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    [Titanic Disaster]. Lot of Twenty Photographs Taken from the RMS Carpathia the Morning after the Titanic Disaster with related materials. The RMS Carpathia, a member of the Cunard Line, had left New York on April 11, 1912, bound for Fiume, Austria-Hungary, when, in the early morning hours of April 15, 1912, signal operator Harold Cottam received a distress call from the RMS Titanic via Newfoundland. Cottam immediately woke Captain Arthur H. Rostron who ordered the crew to head to the Titanic's last known position, some fifty-eight miles away. The Carpathia reached the spot in four hours, having traveled at maximum speed, but the ill-fated ship had slipped under the water two hours before. The Carpathia set to rescuing survivors, mostly women and children, totaling 703.

    This collection comprises two photograph albums, containing approximately 260 photographs total, two loose photographs, one postcard, and one later newspaper article of the disaster. Each photograph is described on the back. The first book, labeled "Foreign Camera Pictures," begins the photographic chronicle of Carpathia passengers Mr. and Mrs. Charles M. Hutchinson, recently married and setting off on their honeymoon. The couple departed from New York on a trip to Europe and Africa when it was interrupted within the first four days by the sinking of the Titanic. The first few photographs show the docks and skyline of New York as the ship set sail, followed by images of the waves and passengers on the decks. The next eight images feature icebergs and ice floes each with the label "Icebergs, Titanic Disaster." Immediately following the iceberg images is a photograph of the Russian "Ship Burma [sic] approaching the Carpathia." The SS Birma, of the Russian-American Line, had heard the first distress call of the Titanic at 11:40 p.m. and headed to the area. She arrived in the area hours after the Carpathia. Following the rescue, the ship returned to New York. The couple remained onboard and sailed on to their original destination of Gibraltar where they snapped a final image of the ship in the harbor.

    In the rear of the second photograph album, are found six more images of the disaster. Two of the photographs feature life boats coming toward the ship. The first is labeled on the verso, "Last two boats picked up/April 15, 1912." The second is a postcard showing a crowd of people gathered on the deck around a life boat and is labeled, "Life-boats from 'Titanic' after having been lifted on board 'Carpathia.' Presented by U. J. Hiss of N. Y. Telephone Co....fellow passenger on Carpathia." The next two images are ocean views, also credited to U. J. Hiss, the first labeled on the verso, "Ice Flow [sic], morning after Titanic disaster, taken from 'Carpathia' as steamed about icebergs in search of more of the shipwrecked..." and the second reads, "Ocean view, morning after 'Titanic' disaster, taken from 'Carpathia.'" All remaining images are from their trip throughout the Algiers and Western Europe.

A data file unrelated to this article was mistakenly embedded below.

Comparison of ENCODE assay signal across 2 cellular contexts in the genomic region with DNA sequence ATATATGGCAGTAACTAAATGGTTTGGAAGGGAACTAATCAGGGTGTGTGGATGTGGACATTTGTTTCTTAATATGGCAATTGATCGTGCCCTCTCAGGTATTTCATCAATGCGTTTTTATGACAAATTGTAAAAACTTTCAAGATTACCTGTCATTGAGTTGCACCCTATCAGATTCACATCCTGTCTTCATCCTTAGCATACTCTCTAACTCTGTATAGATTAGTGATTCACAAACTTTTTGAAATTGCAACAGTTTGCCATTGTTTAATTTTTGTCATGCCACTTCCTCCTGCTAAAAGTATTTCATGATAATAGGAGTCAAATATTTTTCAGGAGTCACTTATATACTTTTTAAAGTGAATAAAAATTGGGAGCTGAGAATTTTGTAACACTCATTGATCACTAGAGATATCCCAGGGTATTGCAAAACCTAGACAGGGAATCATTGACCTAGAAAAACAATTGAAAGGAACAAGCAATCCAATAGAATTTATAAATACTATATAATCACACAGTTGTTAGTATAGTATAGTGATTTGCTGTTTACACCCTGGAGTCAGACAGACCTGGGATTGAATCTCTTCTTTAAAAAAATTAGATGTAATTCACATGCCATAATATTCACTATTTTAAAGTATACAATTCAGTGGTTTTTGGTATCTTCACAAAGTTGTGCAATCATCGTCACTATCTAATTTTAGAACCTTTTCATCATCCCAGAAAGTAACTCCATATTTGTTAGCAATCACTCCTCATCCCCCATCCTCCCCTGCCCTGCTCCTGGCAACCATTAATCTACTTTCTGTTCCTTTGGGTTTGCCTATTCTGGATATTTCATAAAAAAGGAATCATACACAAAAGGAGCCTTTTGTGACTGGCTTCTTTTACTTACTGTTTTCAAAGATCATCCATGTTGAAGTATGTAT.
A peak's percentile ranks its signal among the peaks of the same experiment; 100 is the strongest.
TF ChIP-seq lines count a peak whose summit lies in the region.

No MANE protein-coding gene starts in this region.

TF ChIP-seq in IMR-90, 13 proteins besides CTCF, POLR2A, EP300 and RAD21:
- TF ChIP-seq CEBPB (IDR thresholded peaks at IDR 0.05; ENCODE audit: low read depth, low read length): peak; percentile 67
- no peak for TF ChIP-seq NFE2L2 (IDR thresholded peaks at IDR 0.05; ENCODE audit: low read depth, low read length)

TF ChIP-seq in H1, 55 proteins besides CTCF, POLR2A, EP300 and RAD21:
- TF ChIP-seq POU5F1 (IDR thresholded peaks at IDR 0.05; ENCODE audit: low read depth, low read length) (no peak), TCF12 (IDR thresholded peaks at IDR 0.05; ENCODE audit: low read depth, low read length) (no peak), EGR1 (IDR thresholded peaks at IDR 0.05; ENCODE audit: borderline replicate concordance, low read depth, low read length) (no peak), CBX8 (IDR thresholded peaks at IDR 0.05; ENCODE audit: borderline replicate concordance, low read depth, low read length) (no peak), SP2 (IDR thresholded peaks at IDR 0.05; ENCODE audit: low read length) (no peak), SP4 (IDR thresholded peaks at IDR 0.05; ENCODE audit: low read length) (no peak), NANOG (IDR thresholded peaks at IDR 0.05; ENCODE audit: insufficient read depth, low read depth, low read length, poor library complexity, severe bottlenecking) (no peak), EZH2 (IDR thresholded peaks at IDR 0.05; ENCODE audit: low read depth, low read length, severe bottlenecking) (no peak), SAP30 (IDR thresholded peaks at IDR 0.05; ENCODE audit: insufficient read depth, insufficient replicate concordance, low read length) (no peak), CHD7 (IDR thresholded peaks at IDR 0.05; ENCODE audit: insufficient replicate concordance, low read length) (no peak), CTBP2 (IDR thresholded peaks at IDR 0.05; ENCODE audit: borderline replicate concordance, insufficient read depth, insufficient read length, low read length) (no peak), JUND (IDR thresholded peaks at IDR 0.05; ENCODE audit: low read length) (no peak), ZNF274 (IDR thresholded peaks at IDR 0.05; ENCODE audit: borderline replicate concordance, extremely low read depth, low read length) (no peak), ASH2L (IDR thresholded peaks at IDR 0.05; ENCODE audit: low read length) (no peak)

Also included is a group photograph of the crew of the Carpathia and a photograph of Carpathia Captain Arthur H. Rostron on the deck near a lifeboat. With a newspaper clipping from the Philadelphia Dispatch, March 31, 1946, giving an account of the disaster and subsequent rescue.

    For their heroic efforts, the captain and crew of the Carpathia were awarded medals by the survivors of the Titanic. In addition, Captain Rostron was knighted by King George V and received the Congressional Gold Medal by the United States. Unfortunately, the Carpathia herself suffered disaster several years later when, in 1918, at the height of the First World War, she was the victim of a German submarine attack that sent her to the bottom of the Atlantic.


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    Auction Dates
    October, 2012
    4th-5th Thursday-Friday
    Bids + Registered Phone Bidders: 14
    Lot Tracking Activity: N/A
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